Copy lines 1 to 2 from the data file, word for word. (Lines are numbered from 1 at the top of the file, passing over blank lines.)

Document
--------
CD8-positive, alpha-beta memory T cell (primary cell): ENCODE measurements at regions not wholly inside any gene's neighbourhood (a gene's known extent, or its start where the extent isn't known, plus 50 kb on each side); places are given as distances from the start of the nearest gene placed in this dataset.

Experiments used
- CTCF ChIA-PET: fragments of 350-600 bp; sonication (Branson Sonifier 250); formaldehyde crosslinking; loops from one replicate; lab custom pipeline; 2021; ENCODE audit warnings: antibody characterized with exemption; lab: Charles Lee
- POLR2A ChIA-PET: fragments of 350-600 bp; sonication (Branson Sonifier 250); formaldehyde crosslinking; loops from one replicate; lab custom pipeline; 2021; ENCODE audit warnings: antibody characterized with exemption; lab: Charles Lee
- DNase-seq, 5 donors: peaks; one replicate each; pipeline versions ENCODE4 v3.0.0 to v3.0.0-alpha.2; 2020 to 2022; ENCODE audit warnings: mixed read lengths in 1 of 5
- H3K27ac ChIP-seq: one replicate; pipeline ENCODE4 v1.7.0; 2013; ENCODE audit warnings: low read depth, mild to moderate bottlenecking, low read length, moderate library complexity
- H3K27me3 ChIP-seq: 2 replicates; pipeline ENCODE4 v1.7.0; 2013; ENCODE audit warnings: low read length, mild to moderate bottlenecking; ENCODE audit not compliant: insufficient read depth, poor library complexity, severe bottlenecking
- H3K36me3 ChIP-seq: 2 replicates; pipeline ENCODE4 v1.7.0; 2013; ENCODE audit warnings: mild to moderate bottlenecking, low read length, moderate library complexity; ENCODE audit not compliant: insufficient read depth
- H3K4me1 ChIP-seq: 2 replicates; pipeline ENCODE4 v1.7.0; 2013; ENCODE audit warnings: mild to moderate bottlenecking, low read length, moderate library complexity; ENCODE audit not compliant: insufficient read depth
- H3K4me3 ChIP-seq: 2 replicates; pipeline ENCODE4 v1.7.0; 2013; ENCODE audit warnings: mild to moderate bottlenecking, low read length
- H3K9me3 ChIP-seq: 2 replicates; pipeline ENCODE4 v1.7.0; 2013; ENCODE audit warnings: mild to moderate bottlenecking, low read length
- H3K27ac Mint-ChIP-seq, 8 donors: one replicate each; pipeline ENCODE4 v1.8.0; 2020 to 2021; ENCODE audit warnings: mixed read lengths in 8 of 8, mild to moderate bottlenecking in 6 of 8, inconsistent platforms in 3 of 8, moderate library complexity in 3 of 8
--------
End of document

CD8-positive, alpha-beta memory T cell (primary cell): ENCODE measurements at regions not wholly inside any gene's neighbourhood (a gene's known extent, or its start where the extent isn't known, plus 50 kb on each side); places are given as distances from the start of the nearest gene placed in this dataset.

Experiments used